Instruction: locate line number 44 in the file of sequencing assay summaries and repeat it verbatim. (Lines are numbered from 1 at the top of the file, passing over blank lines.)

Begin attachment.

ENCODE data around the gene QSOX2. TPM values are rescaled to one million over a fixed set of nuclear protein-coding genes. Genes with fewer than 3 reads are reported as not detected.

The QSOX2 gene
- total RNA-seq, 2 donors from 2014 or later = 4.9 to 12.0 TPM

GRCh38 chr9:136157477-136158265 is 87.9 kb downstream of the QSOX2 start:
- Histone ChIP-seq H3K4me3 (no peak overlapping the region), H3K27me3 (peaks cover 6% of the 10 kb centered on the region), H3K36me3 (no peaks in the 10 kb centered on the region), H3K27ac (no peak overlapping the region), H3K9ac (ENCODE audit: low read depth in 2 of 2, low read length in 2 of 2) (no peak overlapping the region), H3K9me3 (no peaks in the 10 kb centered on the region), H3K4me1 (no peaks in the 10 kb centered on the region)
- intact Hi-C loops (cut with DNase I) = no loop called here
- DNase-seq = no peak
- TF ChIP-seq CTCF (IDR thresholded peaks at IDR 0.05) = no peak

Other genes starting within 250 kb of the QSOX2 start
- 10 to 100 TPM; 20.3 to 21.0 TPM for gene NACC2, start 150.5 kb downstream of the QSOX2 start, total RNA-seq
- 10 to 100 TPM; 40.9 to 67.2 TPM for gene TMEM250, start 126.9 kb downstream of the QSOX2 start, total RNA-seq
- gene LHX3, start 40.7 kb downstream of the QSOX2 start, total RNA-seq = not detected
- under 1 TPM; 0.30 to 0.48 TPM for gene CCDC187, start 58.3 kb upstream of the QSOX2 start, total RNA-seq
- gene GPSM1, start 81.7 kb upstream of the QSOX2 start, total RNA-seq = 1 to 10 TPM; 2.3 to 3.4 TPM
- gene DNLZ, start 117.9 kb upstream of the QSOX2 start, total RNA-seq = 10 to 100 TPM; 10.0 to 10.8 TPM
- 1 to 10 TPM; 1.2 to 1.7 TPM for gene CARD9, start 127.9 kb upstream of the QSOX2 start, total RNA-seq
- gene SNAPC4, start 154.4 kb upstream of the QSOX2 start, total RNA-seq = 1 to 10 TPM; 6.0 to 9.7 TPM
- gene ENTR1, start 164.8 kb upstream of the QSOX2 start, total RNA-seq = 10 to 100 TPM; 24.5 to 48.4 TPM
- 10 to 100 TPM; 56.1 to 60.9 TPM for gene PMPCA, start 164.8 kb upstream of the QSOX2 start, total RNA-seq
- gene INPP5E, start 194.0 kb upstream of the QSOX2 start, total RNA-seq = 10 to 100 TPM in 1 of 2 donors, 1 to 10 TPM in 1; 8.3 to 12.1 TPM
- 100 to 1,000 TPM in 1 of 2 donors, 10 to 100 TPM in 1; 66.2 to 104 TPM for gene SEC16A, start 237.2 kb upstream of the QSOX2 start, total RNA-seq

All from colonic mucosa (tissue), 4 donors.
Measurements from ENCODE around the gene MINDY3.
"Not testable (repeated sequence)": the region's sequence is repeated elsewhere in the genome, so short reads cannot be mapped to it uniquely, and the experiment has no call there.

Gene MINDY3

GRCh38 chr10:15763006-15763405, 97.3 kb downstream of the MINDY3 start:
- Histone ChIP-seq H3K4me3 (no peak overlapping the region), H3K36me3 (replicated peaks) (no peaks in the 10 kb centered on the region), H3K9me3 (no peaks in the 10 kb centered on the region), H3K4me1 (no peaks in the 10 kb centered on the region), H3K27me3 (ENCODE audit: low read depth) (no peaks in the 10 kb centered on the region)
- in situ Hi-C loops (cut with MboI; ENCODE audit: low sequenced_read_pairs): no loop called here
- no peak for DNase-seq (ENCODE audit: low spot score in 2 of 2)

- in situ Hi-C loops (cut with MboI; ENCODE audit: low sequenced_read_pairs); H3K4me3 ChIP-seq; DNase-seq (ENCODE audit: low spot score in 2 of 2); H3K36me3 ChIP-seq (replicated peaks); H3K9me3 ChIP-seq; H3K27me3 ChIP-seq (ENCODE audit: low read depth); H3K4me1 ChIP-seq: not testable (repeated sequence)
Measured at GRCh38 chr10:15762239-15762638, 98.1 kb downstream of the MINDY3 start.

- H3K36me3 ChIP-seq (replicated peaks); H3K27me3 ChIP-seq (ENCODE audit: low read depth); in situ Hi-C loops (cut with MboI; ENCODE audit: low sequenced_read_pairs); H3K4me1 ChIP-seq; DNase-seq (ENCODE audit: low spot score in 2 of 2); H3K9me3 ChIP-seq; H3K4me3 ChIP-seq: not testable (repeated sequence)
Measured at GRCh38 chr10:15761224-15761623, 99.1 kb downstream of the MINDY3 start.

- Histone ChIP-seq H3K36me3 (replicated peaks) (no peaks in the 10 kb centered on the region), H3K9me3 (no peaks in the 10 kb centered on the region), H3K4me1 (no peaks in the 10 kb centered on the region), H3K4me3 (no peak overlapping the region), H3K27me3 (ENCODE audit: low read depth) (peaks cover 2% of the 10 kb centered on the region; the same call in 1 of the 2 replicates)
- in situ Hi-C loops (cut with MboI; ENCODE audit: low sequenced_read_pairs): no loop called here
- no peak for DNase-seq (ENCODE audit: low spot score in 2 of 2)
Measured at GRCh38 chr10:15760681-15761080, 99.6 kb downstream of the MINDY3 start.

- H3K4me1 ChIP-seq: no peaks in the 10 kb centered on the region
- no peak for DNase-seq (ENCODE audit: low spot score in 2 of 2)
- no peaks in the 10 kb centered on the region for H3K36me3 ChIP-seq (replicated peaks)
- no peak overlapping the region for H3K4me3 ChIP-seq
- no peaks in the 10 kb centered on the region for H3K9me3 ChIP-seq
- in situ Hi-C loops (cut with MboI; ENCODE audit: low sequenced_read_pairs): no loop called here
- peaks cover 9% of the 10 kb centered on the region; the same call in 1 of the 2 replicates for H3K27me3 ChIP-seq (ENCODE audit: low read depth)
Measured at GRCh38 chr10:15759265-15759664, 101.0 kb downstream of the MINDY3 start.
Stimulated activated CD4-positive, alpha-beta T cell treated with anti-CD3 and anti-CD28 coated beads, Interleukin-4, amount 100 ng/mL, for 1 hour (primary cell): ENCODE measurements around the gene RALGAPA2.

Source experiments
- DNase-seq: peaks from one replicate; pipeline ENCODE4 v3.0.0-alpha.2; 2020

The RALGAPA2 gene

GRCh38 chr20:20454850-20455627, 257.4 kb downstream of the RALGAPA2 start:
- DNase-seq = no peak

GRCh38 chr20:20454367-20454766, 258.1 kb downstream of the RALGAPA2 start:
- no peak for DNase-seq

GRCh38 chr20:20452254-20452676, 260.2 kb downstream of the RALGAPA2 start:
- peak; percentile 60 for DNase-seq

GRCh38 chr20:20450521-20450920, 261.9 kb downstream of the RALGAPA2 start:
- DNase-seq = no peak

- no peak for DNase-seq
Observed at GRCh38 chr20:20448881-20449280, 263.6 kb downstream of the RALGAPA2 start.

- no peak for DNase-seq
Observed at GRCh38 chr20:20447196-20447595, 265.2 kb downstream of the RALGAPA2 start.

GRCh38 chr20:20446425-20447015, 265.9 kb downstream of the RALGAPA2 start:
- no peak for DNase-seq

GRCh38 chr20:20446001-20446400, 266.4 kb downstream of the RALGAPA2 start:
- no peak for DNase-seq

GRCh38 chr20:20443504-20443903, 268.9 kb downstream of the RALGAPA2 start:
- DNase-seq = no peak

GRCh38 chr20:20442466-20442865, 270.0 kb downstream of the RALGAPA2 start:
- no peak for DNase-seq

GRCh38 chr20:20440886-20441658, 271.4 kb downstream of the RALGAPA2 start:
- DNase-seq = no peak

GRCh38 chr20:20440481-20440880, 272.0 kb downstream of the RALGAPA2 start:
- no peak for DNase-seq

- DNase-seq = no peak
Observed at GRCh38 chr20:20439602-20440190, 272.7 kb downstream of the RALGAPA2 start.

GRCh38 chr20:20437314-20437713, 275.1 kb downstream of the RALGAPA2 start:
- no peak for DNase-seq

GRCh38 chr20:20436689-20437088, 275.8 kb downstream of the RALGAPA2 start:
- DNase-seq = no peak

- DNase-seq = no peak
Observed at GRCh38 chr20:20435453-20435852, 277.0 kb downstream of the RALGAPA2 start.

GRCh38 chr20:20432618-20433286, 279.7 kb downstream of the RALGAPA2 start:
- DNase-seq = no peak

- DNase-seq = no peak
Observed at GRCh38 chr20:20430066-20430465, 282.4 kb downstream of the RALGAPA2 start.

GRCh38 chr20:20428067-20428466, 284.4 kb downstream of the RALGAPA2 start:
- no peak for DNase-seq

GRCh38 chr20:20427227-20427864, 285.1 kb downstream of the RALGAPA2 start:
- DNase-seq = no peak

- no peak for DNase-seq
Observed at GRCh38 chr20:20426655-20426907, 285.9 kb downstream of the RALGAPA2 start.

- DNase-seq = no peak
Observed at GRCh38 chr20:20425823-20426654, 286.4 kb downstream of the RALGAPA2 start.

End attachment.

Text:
- peaks cover 9% of the 10 kb centered on the region; the same call in 1 of the 2 replicates for H3K27me3 ChIP-seq (ENCODE audit: low read depth)